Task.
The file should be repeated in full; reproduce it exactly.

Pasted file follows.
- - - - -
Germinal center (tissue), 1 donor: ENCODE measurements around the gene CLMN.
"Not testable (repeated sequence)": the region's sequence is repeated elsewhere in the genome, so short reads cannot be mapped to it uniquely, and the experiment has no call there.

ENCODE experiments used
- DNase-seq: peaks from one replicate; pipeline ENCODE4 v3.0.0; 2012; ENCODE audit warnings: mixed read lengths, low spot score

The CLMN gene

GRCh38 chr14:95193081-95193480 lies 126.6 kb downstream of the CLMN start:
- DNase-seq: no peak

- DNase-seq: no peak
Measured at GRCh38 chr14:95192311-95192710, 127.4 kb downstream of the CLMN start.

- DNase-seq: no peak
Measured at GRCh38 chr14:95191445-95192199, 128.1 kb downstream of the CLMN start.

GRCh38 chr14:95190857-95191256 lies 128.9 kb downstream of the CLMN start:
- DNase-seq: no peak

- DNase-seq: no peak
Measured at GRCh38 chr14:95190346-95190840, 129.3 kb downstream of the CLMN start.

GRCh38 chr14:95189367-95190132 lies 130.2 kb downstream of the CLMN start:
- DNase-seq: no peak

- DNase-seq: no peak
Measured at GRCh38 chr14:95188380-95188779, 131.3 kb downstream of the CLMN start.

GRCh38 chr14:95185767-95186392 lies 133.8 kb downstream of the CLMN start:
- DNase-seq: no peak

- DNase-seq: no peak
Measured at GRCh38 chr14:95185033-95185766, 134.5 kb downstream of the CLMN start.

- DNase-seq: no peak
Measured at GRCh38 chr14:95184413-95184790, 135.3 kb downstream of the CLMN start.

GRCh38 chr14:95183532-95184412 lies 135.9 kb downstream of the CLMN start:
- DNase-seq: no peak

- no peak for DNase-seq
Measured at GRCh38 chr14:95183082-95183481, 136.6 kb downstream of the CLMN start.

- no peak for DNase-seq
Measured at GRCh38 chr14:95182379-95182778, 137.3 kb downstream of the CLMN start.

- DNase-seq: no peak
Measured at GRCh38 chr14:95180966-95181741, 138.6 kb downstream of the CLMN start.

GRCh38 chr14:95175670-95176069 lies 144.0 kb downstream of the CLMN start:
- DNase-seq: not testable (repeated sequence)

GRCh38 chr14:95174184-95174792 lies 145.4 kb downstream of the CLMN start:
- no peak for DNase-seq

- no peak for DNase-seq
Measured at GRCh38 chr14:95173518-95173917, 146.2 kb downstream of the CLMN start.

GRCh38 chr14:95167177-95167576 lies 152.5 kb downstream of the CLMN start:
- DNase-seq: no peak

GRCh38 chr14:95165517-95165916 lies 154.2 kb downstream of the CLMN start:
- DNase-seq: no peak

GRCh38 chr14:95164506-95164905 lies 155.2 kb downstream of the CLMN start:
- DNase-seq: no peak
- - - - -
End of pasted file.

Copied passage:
Germinal center (tissue), 1 donor: ENCODE measurements around the gene CLMN.
"Not testable (repeated sequence)": the region's sequence is repeated elsewhere in the genome, so short reads cannot be mapped to it uniquely, and the experiment has no call there.

ENCODE experiments used
- DNase-seq: peaks from one replicate; pipeline ENCODE4 v3.0.0; 2012; ENCODE audit warnings: mixed read lengths, low spot score

The CLMN gene

GRCh38 chr14:95193081-95193480 lies 126.6 kb downstream of the CLMN start:
- DNase-seq: no peak

- DNase-seq: no peak
Measured at GRCh38 chr14:95192311-95192710, 127.4 kb downstream of the CLMN start.

- DNase-seq: no peak
Measured at GRCh38 chr14:95191445-95192199, 128.1 kb downstream of the CLMN start.

GRCh38 chr14:95190857-95191256 lies 128.9 kb downstream of the CLMN start:
- DNase-seq: no peak

- DNase-seq: no peak
Measured at GRCh38 chr14:95190346-95190840, 129.3 kb downstream of the CLMN start.

GRCh38 chr14:95189367-95190132 lies 130.2 kb downstream of the CLMN start:
- DNase-seq: no peak

- DNase-seq: no peak
Measured at GRCh38 chr14:95188380-95188779, 131.3 kb downstream of the CLMN start.

GRCh38 chr14:95185767-95186392 lies 133.8 kb downstream of the CLMN start:
- DNase-seq: no peak

- DNase-seq: no peak
Measured at GRCh38 chr14:95185033-95185766, 134.5 kb downstream of the CLMN start.

- DNase-seq: no peak
Measured at GRCh38 chr14:95184413-95184790, 135.3 kb downstream of the CLMN start.

GRCh38 chr14:95183532-95184412 lies 135.9 kb downstream of the CLMN start:
- DNase-seq: no peak

- no peak for DNase-seq
Measured at GRCh38 chr14:95183082-95183481, 136.6 kb downstream of the CLMN start.

- no peak for DNase-seq
Measured at GRCh38 chr14:95182379-95182778, 137.3 kb downstream of the CLMN start.

- DNase-seq: no peak
Measured at GRCh38 chr14:95180966-95181741, 138.6 kb downstream of the CLMN start.

GRCh38 chr14:95175670-95176069 lies 144.0 kb downstream of the CLMN start:
- DNase-seq: not testable (repeated sequence)

GRCh38 chr14:95174184-95174792 lies 145.4 kb downstream of the CLMN start:
- no peak for DNase-seq

- no peak for DNase-seq
Measured at GRCh38 chr14:95173518-95173917, 146.2 kb downstream of the CLMN start.

GRCh38 chr14:95167177-95167576 lies 152.5 kb downstream of the CLMN start:
- DNase-seq: no peak

GRCh38 chr14:95165517-95165916 lies 154.2 kb downstream of the CLMN start:
- DNase-seq: no peak

GRCh38 chr14:95164506-95164905 lies 155.2 kb downstream of the CLMN start:
- DNase-seq: no peak